Jose Bautista
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Jose Bautista wants to play for contender in 2019

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Jose Bautista isn’t ready to call it quits just yet. The Phillies outfielder told Ken Rosenthal of FOX Sports that he still intends to suit up in 2019, and hopes to do so for a contending team. His contract is set to expire at the end of the regular season, at which point he’ll test free agency for the third time this year.

It hasn’t exactly been a banner year for the 37-year-old, however, and finding a home among the league’s top contenders may prove more difficult than expected. Bautista currently carries a cumulative .199/.340/.370 batting line, 12 home runs, and a .711 OPS through 385 plate appearances for the Braves, Mets, and Phillies, and while he’s found the most success in Philadelphia this year, he’s far removed from the 40+ homer, .250+ average slugger of days gone by.

That said, offense isn’t everything, and Rosenthal points out how valuable Bautista has been to NL East teams over the last few months, both in his defensive versatility and the mentorship he’s provided to younger players on the roster. This season alone, he’s seen games at first, second, and third base, as well as both outfield corners — showcasing the kind of flexibility that may make him an intriguing addition to another major league roster next year.

Casey Kelly signs with the LG Twins in Korea

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We wrote a lot about Casey Kelly on this site circa 2010-12.

It was understandable. Kelly was a big-time draftee for the Red Sox and famously split time as a shortstop and a pitcher in the minors, with some people even wondering if he could do it full time. The Sox put the kibosh on that pretty quickly, as he became the top overall prospect in the Boston organization as a pitcher. He then made news when he was sent to San Diego — along with Anthony Rizzo — in the famous Adrian Gonzalez trade in December 2010.

He made his big league debut for the Padres in late August of 2012, holding a pretty darn good Atlanta Braves team scoreless for six innings, striking out four.  He would pitch in five more games in the season’s final month to not very good results but missed all of 2013 and most of 2014 thanks to Tommy John surgery.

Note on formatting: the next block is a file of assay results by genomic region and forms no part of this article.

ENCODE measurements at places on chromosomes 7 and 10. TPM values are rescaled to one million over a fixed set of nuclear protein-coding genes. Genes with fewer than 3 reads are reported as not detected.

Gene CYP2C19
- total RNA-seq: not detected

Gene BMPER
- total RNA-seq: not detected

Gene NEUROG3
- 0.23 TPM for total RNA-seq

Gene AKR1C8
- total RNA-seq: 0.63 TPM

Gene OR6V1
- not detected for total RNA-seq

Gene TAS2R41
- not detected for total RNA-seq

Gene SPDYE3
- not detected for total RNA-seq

He wouldn’t make it back to the bigs until 2015 — pitching only three games after being converted to a reliever — before the Padres cut him loose, trading him to the Braves for Christian Bethancourt who, like a younger Kelly, the Padres thought could be a two-way player, catching and relieving. That didn’t work for him either, but I digress.

Kelly made a career-high ten appearances for a bad Braves team in 2016, was let go following the season and was out of the majors again in 2017 after the Cubs released him a couple of months after he failed to make the team out of spring training. He resurfaced with the Giants this past season for seven appearances. The Giants cut him loose last month.

Now Kelly’s journey takes him across the ocean. He announced on Instagram last night that he’s signed with the LG Twins in the Korean Baseball Organization. He seems pretty happy and eager about it in his little video there. I don’t blame him, as he’ll make $1 million for them, as opposed to staying here and almost certainly winding up in a Triple-A rotation making $60K or whatever it is veteran minor leaguers make.

This was probably way too many words to devote to a journeyman heading to play in Korea, but we so often forget top prospects once they fail to meet expectations. We also tend to forget all of the Tommy John casualties, focusing instead on the Tommy John successes. As such, I wanted to think a bit about Casey Kelly. I hope things work out well for him in the KBO and a baseball player who once seemed so promising can, after a delay, find success of his own.